leadering a billfish
It’s always good to be right, and in this particular case, it was especially rewarding. Longtime friend Lou Volpe and I were in the Bahamas two years ago, shooting an episode for my television series, when he hooked into a robust cero mackerel. With cameras rolling, I slipped the net under the mackerel’s head to secure his catch. But as I was scooping up the fish, it suddenly launched itself headfirst toward the heavens and out of the net. What’s worse, the stinger hook tangled in the mesh, freeing the fish.
Volpe got downright angry and blamed me for losing his fish. Then I got angry with him over his attitude, and some words were exchanged. The cameras were turned off. Later that evening, I was shown a replay of the incident; lo and behold, it showed Volpe lifting the rod high as I was coming up with the net. Had he properly lowered the rod and let the fish drop into the net, it would have been a catch. Ironically, this video clip exists on youtube.com under “George Poveromo loses his cool on TV,” where it serves as a prime example of how an angler can foil a textbook net job. Volpe is still in timeout over this one.
There are many ways to get fish to strike, and the ways to lose them are just as varied. We all have been in that losing position, whether it’s caused by nerves, inexperience or just plain reacting without thinking, and it’s not fun, especially when the entire boat watches a trophy fish swim away because of your flub.
Here are some ways to guarantee your hero status when it’s your turn to land a fish. Mastering these tactics will increase the release flags flying from the outriggers and the fish in the box, and ensure your safety.
When the game is striped bass, cobia, or large grouper and snapper, don’t bring a net that’s sized for largemouth bass; bigger is always better when you’re selecting a landing net. And as I mentioned, it’s imperative to slip the net in front of and underneath the fish, forcing it to swim into the mesh as you lift, providing the angler lowers the rod as he should. Trying to net fish tail first, or even belly first, is a losing proposition, as the fish can panic and swim out of the net.
With long leaders, like those used for billfish, sharks, dolphin and wahoo, two vital things merit attention. Most notably, never take possession of the leader by wrapping it around your hands, no matter how many pairs of gloves you have on. If you do and a large, powerful fish surges or charges off, you risk serious injury or, worse, being pulled overboard.
Instead, grab the leader so it lies across the palm of your hand, with no wraps whatsoever, then leader in the fish, hand over hand. Should the fish take off, you can dump the leader simply by opening your hands.
Rhythm is the other crucial component. A fish is played to the boat under the specific pressure applied by the angler (and the boat moving forward, if on the troll). Be mindful of that rhythm, and try to duplicate it when taking the leader. Manhandling a fish on the leader often breaks this rhythm and provokes leaping, charging or sounding. And trying to hang on to a fish during such a reaction can pull or straighten a hook or break the leader. On the wire, gently and firmly gets the job done.
With sailfish, white marlin and small blue marlin, grabbing the fish by its bill enables you to remove the hook and, if necessary, revive the fish by holding its head in the water flow generated by the boat.
Prior to billing, locate the hook, or risk getting cut or impaled by it. Becoming one with a wild fish isn’t fun or pretty. Then grab the base of the bill, with your thumb pointing toward the tip. Do not grab the tip or first half of the bill, as it could break easily. Next, grasp the bill with your other hand, making sure your thumbs point toward each other and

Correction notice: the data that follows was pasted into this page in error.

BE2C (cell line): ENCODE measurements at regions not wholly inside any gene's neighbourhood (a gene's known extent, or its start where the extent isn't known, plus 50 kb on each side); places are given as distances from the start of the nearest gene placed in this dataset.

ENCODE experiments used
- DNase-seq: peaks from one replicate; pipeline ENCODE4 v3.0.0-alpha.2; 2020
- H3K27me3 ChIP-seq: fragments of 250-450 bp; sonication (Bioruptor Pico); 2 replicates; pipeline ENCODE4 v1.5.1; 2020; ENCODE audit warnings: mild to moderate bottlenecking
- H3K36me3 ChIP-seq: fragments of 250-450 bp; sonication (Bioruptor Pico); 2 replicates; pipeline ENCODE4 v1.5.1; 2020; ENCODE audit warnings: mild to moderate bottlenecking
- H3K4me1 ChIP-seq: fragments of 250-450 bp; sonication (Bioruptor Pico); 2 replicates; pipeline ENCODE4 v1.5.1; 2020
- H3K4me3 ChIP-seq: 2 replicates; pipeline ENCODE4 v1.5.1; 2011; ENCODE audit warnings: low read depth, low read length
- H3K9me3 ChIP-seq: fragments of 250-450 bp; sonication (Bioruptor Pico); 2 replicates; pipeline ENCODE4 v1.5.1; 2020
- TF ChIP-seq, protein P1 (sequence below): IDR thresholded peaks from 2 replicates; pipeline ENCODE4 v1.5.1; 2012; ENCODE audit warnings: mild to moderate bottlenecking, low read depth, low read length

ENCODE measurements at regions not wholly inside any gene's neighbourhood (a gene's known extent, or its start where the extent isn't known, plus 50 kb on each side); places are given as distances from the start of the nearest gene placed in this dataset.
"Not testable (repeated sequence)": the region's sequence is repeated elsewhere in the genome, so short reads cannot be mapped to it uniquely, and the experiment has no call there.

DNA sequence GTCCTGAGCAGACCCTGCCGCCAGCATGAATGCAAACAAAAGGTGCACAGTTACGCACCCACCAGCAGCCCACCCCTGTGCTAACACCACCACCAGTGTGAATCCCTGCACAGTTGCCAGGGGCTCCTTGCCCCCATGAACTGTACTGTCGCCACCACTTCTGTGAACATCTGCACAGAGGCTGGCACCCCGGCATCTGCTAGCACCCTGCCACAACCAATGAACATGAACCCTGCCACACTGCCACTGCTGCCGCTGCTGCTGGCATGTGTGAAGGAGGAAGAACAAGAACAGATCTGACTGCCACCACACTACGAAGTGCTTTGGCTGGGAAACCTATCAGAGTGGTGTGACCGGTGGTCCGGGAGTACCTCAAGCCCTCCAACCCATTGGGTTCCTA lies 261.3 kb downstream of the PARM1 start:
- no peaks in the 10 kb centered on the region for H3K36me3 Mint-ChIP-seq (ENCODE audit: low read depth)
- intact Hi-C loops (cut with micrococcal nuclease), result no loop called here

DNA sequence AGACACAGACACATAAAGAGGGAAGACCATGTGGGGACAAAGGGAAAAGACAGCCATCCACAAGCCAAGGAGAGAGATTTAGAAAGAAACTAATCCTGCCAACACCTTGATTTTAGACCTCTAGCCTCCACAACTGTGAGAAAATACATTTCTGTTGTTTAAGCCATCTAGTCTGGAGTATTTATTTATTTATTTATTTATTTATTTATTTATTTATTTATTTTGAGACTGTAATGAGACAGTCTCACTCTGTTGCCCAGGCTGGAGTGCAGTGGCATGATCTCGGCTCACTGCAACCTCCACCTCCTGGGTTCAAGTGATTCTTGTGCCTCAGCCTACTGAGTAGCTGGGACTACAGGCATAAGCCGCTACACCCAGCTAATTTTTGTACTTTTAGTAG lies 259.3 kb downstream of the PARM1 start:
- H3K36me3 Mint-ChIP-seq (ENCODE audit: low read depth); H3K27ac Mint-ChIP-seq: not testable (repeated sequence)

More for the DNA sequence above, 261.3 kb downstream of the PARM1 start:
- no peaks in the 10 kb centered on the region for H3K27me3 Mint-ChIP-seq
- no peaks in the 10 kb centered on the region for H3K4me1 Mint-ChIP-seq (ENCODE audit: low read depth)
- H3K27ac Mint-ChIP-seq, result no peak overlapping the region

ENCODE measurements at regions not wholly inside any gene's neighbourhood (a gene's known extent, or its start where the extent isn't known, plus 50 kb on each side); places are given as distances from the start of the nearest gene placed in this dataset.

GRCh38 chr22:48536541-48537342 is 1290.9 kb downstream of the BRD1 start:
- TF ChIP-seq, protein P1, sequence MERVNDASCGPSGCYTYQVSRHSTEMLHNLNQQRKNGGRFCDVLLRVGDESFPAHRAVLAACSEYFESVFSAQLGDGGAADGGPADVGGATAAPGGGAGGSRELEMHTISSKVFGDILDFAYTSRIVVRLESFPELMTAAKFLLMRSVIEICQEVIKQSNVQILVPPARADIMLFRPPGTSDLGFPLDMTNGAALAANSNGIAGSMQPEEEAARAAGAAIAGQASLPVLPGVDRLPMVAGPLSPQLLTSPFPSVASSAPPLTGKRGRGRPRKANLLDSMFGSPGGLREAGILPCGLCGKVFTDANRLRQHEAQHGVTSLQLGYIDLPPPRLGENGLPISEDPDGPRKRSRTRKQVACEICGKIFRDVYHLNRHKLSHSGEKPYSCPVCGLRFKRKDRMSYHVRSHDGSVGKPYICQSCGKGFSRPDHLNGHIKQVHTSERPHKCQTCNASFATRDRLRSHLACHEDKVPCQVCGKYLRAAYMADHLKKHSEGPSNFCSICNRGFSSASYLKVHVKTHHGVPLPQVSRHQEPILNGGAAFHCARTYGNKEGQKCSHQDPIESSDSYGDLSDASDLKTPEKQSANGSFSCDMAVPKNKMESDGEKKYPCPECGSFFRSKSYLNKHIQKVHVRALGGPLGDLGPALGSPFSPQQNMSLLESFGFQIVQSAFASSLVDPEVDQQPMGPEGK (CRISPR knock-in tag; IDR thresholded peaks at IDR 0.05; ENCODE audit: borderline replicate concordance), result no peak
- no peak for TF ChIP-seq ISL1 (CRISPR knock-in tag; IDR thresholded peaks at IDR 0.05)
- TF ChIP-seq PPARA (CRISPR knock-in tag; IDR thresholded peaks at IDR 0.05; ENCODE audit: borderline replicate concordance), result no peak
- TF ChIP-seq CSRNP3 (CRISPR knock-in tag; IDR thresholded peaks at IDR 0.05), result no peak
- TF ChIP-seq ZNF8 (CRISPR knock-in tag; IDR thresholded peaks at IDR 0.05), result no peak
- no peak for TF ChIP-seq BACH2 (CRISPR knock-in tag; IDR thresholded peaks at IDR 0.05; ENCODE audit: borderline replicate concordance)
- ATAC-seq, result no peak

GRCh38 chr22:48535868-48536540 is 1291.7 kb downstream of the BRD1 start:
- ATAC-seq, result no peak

By holding the base of the bill and keeping your thumbs opposed, you gain maximum control over that fish. Should the fish lunge or leap, you can steer it away from you. Never bill a fish with your thumbs aimed in the same directions, as this will drastically diminish your ability to bench-press the fish away from you and keep it under control. It will also increase the odds of an injury.
And when you take control of a fish alongside the boat, keep it from beating and injuring itself on the side or transom.
More fish are lost at the gaff than any other way. Sticking a fish requires a gaff adequate in length and strength for the target, well-calculated placement, and a firm yet not overbearing delivery.
When a fish comes alongside the boat, follow the fishing line from the hook right back to the angler’s rod. Then visualize where you should stand to reach across the back of the fish with the gaff and plant it into the fish’s shoulder, without crossing over or interfering with the leader.
A gaff placed in the fish’s shoulder (as opposed to the soft underside of a fish) yields full control, with no worries over it tearing or pulling free. The farther back you gaff a fish, the less control you’ll have and the more meat you’ll damage.
Sinking a gaff like you’re swinging a bat for a home run is counterproductive. Rather, sink the gaff with a straight, firm pull. Then, in one smooth motion, lift the fish from the water and drop it in the fish box or cockpit.
For a tuna in the throes of that final spiral, time your gaff shot to the best shoulder exposure.
A Little Help from My Friends
When you’re hooked up and the fish is under control, keep the boat moving during the fight to maintain pressure and get the fish to swim with the boat.
Assign one person to the wheel, one to the leader and one to billing or gaffing. If it’s just you and a companion, opt for wind-on leaders (sold in 25-foot lengths at quality tackle centers). This way, one person can remain at the wheel during the fight, then once the fish is alongside the boat, the helmsman simply leaves the wheel to complete the billing or gaffing honors.